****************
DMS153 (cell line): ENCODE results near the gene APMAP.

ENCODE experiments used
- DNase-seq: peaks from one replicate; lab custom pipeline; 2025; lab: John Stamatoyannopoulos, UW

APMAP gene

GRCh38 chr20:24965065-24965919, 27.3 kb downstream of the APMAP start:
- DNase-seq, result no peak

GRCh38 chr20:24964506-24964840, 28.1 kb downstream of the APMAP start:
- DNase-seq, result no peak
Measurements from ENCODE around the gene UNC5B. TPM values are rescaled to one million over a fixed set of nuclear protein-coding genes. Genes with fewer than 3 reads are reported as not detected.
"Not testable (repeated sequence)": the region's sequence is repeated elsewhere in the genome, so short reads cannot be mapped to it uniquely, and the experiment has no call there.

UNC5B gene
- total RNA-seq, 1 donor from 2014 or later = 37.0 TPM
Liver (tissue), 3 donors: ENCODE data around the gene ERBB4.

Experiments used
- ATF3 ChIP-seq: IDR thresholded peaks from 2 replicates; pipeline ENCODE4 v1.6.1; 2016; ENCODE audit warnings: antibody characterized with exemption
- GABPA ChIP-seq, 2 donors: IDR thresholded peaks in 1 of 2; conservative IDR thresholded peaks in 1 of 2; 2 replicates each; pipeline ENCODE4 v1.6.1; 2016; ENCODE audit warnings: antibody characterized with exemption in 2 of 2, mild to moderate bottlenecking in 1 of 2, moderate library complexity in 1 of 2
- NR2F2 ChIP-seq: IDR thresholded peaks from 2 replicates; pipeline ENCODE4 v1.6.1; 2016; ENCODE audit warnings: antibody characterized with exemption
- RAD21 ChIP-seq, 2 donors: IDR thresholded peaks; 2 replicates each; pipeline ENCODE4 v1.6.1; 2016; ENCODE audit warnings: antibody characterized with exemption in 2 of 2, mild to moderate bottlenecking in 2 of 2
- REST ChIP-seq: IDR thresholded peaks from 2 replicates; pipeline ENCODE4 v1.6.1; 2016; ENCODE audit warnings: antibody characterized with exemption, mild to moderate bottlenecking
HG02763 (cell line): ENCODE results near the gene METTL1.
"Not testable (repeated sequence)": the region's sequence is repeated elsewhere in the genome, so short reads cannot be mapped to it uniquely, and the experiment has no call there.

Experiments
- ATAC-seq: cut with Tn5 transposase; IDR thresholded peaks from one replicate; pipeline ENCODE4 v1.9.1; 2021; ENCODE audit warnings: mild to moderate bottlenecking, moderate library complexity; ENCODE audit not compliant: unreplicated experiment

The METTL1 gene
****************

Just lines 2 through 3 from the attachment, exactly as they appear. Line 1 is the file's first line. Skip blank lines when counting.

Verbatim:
ENCODE experiments used
- DNase-seq: peaks from one replicate; lab custom pipeline; 2025; lab: John Stamatoyannopoulos, UW